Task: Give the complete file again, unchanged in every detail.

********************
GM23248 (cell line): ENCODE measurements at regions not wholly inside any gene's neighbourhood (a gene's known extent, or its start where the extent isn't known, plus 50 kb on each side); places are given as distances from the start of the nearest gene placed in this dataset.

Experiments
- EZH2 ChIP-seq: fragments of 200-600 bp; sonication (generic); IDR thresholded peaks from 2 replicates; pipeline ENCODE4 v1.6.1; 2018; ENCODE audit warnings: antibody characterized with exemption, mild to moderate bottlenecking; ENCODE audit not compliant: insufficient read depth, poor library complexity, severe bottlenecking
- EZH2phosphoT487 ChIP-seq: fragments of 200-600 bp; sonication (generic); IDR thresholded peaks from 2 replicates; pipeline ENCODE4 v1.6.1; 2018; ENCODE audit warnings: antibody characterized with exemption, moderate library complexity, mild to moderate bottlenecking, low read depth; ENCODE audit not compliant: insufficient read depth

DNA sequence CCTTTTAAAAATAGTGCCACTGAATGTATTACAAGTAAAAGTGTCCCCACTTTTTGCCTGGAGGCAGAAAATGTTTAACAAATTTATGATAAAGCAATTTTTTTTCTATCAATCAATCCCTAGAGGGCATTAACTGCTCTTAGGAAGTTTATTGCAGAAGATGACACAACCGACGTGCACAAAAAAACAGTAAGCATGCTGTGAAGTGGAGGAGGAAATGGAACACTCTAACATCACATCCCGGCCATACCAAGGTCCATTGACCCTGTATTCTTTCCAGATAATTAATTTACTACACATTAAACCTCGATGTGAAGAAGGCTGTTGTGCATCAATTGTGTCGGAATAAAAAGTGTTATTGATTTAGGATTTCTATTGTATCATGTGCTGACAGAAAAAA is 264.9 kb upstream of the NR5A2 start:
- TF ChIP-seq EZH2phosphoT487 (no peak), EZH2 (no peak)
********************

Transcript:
GM23248 (cell line): ENCODE measurements at regions not wholly inside any gene's neighbourhood (a gene's known extent, or its start where the extent isn't known, plus 50 kb on each side); places are given as distances from the start of the nearest gene placed in this dataset.

Experiments
- EZH2 ChIP-seq: fragments of 200-600 bp; sonication (generic); IDR thresholded peaks from 2 replicates; pipeline ENCODE4 v1.6.1; 2018; ENCODE audit warnings: antibody characterized with exemption, mild to moderate bottlenecking; ENCODE audit not compliant: insufficient read depth, poor library complexity, severe bottlenecking
- EZH2phosphoT487 ChIP-seq: fragments of 200-600 bp; sonication (generic); IDR thresholded peaks from 2 replicates; pipeline ENCODE4 v1.6.1; 2018; ENCODE audit warnings: antibody characterized with exemption, moderate library complexity, mild to moderate bottlenecking, low read depth; ENCODE audit not compliant: insufficient read depth

DNA sequence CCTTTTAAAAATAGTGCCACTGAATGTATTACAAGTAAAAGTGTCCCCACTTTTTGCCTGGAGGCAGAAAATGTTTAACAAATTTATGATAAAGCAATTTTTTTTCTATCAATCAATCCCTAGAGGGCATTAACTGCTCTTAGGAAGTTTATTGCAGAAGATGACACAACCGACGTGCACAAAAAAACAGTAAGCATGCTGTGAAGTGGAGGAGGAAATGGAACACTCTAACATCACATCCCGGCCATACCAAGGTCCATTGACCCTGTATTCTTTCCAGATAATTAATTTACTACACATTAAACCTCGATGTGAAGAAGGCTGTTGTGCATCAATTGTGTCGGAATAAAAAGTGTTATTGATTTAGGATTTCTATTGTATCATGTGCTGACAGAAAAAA is 264.9 kb upstream of the NR5A2 start:
- TF ChIP-seq EZH2phosphoT487 (no peak), EZH2 (no peak)